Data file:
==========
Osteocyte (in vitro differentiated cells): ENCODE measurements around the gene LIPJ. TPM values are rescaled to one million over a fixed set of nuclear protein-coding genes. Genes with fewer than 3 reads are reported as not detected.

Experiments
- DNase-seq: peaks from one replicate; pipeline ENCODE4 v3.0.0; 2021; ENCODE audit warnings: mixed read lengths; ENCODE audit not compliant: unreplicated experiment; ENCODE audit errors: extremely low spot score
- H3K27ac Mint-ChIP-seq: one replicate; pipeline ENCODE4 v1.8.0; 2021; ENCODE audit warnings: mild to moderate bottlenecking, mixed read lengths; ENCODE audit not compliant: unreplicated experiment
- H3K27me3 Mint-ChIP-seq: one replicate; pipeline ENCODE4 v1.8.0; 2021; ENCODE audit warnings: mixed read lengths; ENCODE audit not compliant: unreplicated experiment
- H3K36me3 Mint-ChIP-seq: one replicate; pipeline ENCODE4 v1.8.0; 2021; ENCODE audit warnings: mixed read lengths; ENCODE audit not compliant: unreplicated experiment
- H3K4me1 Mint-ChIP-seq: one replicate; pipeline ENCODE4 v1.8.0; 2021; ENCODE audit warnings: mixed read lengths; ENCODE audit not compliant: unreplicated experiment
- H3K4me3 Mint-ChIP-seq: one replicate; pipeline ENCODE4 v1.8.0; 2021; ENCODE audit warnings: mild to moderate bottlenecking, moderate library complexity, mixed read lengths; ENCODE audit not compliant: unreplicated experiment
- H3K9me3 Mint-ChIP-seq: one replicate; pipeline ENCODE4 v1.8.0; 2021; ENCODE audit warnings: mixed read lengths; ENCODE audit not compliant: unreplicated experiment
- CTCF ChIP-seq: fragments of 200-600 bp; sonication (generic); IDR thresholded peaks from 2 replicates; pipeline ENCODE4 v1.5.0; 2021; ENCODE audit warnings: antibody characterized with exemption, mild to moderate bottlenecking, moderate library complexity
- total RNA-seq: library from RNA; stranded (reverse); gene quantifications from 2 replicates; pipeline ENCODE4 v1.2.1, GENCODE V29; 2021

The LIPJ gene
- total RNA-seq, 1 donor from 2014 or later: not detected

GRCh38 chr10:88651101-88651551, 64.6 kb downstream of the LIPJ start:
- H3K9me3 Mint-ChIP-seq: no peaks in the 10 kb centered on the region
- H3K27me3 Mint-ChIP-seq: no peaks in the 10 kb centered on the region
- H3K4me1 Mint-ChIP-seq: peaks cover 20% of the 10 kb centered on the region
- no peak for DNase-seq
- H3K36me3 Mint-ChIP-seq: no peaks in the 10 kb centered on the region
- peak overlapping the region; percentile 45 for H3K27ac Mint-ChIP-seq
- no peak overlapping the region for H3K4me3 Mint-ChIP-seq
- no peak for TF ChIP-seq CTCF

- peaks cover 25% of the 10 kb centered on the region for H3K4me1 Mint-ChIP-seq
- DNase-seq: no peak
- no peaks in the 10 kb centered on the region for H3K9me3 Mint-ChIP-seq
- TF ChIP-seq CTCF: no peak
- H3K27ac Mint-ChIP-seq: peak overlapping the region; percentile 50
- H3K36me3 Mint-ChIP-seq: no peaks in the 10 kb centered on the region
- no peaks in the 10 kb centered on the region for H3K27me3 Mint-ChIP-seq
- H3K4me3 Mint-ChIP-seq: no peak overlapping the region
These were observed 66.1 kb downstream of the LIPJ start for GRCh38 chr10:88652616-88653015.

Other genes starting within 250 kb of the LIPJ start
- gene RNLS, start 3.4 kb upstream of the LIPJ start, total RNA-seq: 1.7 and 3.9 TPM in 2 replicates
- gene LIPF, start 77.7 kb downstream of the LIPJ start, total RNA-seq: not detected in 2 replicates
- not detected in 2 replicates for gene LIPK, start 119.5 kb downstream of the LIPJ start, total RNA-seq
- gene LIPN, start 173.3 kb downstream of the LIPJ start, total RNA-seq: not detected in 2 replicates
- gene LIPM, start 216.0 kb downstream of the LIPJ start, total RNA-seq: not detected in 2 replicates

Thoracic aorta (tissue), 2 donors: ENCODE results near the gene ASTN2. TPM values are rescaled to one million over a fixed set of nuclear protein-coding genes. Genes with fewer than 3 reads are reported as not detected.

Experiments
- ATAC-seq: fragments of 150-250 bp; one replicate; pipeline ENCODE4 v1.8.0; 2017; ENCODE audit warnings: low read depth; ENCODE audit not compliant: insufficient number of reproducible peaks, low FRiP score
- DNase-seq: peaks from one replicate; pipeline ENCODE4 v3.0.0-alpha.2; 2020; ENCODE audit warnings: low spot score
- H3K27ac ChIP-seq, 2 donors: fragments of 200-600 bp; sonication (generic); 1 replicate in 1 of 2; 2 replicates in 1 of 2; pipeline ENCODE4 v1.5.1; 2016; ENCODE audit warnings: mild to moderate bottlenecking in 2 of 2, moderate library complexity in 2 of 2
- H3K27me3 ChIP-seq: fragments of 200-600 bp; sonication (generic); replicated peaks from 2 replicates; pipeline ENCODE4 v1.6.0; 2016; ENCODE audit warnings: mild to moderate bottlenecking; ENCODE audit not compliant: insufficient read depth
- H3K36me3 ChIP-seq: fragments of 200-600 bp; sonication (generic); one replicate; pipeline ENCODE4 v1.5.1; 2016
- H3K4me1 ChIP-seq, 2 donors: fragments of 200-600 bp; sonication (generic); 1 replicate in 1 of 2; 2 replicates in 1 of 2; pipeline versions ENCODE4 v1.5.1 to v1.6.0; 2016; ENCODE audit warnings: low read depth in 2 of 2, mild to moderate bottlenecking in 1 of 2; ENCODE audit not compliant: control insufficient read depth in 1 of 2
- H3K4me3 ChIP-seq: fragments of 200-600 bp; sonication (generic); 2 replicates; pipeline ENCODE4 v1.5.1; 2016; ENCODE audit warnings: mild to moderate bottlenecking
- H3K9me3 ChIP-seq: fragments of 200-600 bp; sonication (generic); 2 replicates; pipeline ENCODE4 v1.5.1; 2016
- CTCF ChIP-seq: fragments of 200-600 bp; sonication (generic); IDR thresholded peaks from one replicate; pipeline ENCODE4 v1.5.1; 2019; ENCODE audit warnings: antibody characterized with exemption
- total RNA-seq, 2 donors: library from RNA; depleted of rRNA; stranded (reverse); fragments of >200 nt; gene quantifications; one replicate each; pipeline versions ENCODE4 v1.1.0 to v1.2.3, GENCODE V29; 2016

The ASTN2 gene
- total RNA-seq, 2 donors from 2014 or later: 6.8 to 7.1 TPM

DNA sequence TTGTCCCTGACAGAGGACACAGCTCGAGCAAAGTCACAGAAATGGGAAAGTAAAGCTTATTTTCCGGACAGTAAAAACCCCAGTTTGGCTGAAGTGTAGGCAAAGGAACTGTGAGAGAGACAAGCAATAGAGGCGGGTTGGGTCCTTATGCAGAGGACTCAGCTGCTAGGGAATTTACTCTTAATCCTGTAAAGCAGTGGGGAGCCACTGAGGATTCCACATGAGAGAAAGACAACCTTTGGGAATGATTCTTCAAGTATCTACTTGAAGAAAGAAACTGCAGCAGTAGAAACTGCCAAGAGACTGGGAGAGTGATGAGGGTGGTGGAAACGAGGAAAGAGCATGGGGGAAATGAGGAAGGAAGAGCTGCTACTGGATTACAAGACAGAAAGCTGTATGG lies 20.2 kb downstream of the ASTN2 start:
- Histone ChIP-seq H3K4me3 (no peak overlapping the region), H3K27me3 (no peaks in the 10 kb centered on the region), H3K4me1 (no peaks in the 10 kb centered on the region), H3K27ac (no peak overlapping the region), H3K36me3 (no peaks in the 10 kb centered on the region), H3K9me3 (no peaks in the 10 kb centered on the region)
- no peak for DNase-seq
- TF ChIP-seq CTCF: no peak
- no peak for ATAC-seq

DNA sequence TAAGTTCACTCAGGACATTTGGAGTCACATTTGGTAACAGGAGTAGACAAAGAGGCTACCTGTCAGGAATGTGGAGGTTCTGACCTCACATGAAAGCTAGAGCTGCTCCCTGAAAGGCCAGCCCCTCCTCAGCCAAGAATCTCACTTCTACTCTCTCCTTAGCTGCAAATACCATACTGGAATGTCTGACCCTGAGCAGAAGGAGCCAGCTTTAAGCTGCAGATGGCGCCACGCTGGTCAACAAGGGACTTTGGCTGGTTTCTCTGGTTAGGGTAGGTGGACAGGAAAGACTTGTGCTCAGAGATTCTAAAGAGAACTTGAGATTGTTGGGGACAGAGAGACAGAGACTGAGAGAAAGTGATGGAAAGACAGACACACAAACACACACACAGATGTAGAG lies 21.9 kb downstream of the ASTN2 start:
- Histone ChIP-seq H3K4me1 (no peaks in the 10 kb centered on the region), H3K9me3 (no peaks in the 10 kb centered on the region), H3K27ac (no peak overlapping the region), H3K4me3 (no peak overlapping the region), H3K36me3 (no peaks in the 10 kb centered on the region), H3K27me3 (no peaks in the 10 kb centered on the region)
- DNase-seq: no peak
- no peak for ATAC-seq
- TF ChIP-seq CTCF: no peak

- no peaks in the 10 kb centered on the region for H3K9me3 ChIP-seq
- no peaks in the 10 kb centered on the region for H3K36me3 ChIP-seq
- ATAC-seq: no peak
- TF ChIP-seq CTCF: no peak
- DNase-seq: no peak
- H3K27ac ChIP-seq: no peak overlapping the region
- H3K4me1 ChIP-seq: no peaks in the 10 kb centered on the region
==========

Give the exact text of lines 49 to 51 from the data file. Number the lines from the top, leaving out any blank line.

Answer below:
- total RNA-seq, 2 donors: library from RNA; depleted of rRNA; stranded (reverse); fragments of >200 nt; gene quantifications; one replicate each; pipeline versions ENCODE4 v1.1.0 to v1.2.3, GENCODE V29; 2016

The ASTN2 gene
- total RNA-seq, 2 donors from 2014 or later: 6.8 to 7.1 TPM